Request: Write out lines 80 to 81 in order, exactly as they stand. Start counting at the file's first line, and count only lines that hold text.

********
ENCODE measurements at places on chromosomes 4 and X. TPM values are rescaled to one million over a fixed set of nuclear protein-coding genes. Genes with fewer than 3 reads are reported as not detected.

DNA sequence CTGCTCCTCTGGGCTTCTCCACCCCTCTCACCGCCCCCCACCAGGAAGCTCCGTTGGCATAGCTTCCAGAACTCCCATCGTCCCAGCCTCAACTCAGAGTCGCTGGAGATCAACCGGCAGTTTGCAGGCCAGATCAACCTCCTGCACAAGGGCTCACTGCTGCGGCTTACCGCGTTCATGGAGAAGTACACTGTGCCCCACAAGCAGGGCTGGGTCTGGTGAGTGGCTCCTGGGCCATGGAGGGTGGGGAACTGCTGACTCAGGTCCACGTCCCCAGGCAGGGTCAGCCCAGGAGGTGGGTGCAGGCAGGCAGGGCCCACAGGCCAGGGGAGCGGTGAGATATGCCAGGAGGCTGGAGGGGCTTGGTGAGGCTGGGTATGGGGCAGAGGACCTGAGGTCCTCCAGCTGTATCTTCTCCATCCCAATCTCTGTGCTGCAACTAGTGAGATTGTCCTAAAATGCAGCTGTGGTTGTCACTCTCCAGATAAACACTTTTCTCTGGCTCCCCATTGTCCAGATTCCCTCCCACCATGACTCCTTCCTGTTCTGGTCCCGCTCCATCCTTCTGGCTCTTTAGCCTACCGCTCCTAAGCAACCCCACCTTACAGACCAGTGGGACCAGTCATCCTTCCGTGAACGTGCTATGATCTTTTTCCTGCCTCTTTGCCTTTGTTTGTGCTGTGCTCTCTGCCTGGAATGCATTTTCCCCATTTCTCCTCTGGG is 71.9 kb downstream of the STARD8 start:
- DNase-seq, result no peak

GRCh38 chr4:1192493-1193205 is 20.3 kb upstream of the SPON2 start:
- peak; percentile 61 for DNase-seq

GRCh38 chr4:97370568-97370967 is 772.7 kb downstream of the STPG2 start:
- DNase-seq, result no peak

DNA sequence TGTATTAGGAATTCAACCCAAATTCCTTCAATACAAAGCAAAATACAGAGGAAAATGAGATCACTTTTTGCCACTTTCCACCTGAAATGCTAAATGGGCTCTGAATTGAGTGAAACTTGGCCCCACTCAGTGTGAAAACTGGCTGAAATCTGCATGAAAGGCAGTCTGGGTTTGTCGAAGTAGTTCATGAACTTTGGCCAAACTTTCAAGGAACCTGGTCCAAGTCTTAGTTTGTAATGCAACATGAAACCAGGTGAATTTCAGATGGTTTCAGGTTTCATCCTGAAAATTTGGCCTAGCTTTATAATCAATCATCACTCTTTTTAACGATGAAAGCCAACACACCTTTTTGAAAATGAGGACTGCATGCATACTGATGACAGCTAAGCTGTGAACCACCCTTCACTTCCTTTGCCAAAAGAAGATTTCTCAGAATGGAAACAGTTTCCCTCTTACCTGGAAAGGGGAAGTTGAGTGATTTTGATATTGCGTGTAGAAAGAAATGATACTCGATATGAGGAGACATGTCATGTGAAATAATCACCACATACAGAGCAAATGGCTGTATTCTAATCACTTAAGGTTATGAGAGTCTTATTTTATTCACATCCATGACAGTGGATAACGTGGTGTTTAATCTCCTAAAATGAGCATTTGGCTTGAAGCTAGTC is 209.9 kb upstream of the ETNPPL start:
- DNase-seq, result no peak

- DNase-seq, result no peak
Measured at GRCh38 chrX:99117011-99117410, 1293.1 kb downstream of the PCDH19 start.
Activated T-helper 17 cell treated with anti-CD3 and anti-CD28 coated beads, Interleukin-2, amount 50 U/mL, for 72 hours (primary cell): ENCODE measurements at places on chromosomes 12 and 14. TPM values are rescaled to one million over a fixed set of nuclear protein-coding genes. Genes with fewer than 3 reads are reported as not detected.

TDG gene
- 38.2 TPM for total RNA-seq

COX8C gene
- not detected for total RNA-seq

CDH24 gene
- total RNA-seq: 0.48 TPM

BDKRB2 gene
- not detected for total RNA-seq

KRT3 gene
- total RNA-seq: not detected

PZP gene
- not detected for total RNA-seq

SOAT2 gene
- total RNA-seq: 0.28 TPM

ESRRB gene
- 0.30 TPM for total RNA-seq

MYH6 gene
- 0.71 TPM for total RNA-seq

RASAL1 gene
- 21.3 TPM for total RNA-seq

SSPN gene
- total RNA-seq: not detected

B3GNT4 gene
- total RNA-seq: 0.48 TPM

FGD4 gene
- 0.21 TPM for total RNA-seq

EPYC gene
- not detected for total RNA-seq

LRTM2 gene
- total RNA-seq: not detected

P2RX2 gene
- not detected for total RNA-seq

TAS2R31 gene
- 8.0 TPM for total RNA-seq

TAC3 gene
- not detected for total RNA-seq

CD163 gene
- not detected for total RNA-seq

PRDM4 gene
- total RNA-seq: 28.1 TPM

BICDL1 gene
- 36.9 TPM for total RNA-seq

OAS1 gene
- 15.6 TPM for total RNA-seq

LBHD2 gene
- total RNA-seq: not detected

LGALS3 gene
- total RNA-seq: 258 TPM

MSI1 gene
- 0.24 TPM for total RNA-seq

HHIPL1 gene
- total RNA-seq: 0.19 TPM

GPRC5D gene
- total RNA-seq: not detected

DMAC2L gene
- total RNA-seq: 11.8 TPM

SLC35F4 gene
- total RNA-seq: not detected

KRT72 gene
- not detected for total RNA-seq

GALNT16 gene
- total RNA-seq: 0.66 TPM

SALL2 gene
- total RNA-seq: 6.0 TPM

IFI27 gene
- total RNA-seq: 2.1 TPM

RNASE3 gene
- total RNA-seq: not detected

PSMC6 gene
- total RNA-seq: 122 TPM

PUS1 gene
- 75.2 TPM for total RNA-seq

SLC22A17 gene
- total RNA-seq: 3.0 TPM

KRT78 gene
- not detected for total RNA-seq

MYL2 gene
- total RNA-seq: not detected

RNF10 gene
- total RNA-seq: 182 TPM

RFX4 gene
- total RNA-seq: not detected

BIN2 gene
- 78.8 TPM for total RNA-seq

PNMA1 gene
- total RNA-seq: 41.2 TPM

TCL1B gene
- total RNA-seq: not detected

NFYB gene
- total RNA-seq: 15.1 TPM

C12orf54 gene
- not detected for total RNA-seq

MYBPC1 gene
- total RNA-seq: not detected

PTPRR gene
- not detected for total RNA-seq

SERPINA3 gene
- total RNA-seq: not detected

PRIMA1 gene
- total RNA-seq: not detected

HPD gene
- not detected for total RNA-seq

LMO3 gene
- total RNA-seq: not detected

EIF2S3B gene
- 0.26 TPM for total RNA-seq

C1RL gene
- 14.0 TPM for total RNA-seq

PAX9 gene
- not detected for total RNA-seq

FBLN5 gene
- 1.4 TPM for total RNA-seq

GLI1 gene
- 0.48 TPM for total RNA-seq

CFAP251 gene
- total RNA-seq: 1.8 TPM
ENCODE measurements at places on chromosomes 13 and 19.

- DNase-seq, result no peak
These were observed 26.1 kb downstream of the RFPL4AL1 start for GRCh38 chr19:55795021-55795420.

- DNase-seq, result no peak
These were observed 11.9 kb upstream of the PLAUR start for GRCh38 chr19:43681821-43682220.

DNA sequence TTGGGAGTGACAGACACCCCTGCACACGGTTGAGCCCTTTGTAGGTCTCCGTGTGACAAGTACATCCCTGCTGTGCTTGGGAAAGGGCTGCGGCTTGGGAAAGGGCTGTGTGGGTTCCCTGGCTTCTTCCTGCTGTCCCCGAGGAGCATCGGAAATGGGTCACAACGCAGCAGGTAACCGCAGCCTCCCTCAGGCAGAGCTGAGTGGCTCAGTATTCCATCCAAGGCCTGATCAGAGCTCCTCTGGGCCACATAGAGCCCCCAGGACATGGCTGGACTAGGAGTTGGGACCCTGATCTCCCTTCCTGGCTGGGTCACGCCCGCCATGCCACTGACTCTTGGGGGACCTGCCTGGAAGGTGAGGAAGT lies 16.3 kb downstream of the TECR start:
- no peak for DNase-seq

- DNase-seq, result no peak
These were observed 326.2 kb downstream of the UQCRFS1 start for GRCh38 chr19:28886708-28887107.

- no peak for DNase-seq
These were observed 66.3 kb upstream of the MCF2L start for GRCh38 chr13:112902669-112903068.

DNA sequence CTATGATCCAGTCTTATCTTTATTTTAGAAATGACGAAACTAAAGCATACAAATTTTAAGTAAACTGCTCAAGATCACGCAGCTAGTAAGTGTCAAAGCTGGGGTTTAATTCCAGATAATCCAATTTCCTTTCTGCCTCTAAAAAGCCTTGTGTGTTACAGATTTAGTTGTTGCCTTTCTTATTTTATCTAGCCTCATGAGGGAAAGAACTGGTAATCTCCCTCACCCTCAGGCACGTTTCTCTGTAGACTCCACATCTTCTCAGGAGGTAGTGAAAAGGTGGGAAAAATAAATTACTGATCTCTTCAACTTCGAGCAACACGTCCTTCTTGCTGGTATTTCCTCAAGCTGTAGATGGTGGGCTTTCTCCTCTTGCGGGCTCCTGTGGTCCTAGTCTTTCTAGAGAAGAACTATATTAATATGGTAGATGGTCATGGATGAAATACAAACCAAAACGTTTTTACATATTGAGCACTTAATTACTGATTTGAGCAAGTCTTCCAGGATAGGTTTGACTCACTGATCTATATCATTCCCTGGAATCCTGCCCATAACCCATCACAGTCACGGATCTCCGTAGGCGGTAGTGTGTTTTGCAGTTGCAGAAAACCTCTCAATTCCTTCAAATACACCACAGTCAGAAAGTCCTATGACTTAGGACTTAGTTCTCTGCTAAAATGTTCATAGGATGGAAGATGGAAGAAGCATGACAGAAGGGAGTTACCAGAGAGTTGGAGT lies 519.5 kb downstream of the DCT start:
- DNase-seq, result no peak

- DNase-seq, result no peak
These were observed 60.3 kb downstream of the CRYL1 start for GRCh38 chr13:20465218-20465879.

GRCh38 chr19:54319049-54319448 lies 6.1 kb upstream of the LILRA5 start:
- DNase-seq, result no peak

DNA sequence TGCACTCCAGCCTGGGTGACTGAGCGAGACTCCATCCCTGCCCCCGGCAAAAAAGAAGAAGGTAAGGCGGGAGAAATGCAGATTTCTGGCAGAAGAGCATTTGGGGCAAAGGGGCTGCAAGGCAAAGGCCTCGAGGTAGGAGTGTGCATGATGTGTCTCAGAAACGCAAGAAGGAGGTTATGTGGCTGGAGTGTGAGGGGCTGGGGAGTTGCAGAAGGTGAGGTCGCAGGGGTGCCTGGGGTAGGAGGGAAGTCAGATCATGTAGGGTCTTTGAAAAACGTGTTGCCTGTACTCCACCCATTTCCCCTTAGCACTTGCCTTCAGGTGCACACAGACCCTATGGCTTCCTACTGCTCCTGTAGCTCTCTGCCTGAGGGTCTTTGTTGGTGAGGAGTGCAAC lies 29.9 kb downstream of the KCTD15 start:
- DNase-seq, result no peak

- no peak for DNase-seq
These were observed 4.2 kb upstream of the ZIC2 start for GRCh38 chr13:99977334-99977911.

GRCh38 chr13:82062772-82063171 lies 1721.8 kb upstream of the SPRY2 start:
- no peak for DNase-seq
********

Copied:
- total RNA-seq: not detected

PSMC6 gene